Green Arrow #11
Written by Benjamin Percy
Art by Juan Ferreyra
Lettering by Nate Piekos
Published by DC Comics
‘Rama Rating: 8 out of 10
Team Arrow receives a giant homecoming in Green Arrow #11. Mistaken for assassins that have just claimed the life of a diplomat, Dinah and Ollie must now evade capture and bring the real killer to justice - all while the Empire Express rockets through the Trans-Pacific Railway toward Seattle. Writer Benjamin Percy once again makes great use of Dinah, Ollie, and Diggle’s fantastic chemistry in the field while also sending them on a three-fronted fight to keep the train on the tracks and take the murderer down.
Giving Percy’s issue long chase sequence life is artist and colorist Juan Ferreyra who playfully warps perspective across a few double-page spreads to deliver thrilling set pieces. Propping up these set pieces is his eye for expressive character reactions and smooth colors that gives this issue a very modern and metallic look made completed with grounded emotions. Though most murder mysteries on a train take a more coy approach, Green Arrow #11 ends this two-parter with plenty of sass and bombast.
Picking up mere seconds after the tenth issue, Benjamin Percy hits the ground in a sprint. The diplomat Amin Mustafa is dead, and Dinah Lance and Oliver Queen are the ones found standing over the body. Anchored by Ollie’s narration, Percy’s script is a classic example of constant escalation. Starting in a heightened position, the story is consistently raising the stakes against the team, but in the most entertaining way possible. As Dinah and Ollie attempt to escape from the train’s security, assassin Eddie Fyers stops the train and makes his way to the outside of it. Not content with just stranding his pursuers, he plants a bomb on the tunnel shell holding the sea at bay, taking this from simple chase to a race against time.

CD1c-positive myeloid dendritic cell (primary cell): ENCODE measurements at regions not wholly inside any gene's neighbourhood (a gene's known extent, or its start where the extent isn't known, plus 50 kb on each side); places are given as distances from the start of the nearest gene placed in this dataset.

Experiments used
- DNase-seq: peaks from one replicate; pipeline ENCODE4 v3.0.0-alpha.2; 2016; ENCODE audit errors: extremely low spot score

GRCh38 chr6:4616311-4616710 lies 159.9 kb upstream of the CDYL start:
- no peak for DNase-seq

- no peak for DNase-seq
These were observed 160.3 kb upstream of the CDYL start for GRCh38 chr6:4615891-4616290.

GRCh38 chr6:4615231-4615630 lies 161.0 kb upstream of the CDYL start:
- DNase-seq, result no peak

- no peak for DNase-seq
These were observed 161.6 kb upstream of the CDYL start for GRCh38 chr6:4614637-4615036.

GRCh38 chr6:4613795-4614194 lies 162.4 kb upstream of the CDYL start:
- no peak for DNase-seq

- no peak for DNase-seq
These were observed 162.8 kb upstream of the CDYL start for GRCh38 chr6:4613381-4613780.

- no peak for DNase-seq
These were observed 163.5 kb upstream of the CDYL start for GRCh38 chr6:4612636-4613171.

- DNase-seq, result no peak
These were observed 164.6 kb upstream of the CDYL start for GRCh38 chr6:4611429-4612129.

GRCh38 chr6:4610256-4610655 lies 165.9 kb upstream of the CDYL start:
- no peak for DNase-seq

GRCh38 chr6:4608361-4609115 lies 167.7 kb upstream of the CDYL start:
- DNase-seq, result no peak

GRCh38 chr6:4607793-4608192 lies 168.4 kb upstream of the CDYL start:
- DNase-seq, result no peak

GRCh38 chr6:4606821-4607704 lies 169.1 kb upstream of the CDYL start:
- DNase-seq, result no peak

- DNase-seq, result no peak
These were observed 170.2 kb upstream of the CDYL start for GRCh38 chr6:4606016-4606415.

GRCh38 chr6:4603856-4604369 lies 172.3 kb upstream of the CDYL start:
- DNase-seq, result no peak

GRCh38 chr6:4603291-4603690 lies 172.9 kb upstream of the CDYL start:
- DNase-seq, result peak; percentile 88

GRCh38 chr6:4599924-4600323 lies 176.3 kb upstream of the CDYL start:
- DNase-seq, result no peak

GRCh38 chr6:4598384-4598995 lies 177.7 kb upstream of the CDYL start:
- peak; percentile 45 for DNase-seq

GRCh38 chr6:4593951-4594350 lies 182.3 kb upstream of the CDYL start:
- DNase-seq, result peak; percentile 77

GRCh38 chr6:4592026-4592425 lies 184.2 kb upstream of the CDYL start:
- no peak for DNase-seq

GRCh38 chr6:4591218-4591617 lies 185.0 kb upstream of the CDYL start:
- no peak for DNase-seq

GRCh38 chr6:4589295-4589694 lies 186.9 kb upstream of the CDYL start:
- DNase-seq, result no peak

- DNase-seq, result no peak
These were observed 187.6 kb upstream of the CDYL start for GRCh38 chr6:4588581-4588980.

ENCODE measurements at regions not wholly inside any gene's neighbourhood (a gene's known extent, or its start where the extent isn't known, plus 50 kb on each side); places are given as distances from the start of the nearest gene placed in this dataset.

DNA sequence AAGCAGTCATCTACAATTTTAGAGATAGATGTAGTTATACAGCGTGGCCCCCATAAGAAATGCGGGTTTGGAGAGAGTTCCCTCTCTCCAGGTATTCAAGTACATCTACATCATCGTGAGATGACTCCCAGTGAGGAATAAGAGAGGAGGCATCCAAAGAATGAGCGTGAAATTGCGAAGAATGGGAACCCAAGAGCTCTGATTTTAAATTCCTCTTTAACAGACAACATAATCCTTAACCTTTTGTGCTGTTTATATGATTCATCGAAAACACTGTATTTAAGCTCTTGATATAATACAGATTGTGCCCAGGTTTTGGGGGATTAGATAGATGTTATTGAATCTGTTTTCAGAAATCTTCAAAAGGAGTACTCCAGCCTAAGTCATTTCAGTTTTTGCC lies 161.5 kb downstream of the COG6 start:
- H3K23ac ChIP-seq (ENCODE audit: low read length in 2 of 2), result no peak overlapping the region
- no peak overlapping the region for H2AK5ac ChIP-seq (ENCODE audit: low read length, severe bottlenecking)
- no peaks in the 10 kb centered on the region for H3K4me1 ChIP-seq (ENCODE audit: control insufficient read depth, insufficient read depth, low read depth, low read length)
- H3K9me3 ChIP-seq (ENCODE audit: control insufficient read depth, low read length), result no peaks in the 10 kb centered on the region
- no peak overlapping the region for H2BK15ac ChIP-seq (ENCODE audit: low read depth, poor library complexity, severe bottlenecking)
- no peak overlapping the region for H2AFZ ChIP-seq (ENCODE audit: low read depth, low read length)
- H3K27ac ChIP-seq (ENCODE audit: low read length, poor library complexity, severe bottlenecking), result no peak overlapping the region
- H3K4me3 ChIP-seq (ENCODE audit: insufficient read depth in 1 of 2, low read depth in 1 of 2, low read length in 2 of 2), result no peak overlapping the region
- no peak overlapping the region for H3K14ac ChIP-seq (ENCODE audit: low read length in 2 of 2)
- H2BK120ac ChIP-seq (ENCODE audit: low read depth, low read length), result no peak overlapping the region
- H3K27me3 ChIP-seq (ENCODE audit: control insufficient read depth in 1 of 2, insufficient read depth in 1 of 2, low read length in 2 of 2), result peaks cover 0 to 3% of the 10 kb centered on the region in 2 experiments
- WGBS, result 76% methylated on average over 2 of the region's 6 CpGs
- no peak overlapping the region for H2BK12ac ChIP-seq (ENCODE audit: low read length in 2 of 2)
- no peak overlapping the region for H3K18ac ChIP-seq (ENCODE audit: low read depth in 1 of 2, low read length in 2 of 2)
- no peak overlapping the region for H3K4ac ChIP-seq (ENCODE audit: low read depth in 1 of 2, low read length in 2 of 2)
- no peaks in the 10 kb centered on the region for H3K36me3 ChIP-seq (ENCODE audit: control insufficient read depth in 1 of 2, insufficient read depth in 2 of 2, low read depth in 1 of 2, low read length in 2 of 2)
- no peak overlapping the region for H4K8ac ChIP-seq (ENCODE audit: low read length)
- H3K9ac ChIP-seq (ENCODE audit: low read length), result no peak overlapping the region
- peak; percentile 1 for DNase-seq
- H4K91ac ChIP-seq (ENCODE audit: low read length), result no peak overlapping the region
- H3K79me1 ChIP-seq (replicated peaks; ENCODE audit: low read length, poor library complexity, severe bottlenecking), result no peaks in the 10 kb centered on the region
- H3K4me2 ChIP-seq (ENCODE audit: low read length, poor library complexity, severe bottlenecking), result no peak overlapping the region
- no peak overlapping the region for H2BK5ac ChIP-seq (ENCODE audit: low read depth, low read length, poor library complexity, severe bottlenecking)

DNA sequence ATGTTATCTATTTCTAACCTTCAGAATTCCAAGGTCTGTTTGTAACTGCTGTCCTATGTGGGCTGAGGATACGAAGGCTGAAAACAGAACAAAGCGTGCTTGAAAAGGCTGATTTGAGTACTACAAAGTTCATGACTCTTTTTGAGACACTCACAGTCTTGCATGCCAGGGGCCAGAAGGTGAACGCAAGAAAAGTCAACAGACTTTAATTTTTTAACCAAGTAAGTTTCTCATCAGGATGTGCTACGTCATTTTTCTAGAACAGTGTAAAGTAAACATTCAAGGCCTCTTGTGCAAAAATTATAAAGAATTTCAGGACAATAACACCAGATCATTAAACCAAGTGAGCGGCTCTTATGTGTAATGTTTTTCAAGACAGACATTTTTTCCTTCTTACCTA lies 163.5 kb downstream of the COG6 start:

Though Percy’s character work has been praised throughout this series, Green Arrow #11's barreling pace and rising action highlights Percy’s other strong points with this title. From page one, Percy doesn’t allow the readers or his characters to gain sure footing as soon as one problem is addressed, two even deadlier problems arise. And even better, in true comic book fashion, the problems get even more and more ridiculous, hammering home the action movie tone of the issue. With cheeky characters and wall-to-wall action Green Arrow #11 is another solidly entertaining effort from Percy.
Also contributing heavily to the fun of this issue is artist Juan Ferreyra. The dual penciler and colorist moves away from the tight interiors that dominated the debut of this two-part story and instead spreads most of the action out across both pages and multiple panel grids. This shift in perspective really sells the isolation of the train and the vastness of the sea bearing down of the railway tunnel. Beyond the action packed splash pages, this perspective also allows Ferreyra to get as much as he possibly can out of cylindrical-shaped perspectives, making moments like Ollie and Eddie’s showdown on top of the train look like its taking place across miles. Giving his point of view further focus is his gleaming color choices. Looking almost airbrushed and more than a little inspired by chromes, Ferreyra’s colors give this eleventh issue a decidedly modern feel despite its reveling in vintage action movie thrills. Though the first part of this story worked to keep his pencils contained, Jaun Ferreyra bursts out in a big way in Green Arrow #11.
While a bit less substantial narrative-wise than I would have liked, the finale of “Murder on the Empire Express” stands a breezy and explosive outing for the Emerald Archer and his pretty bird. Benjamin Percy and Juan Ferreyra have hit a nice groove by this point in their working relationship and it comes through in the work. Though not exactly a game-changer when it comes to the overall story, Green Arrow #11 still provides plenty of the heart and action that fans have come to expect from their tenure on “Rebirth.”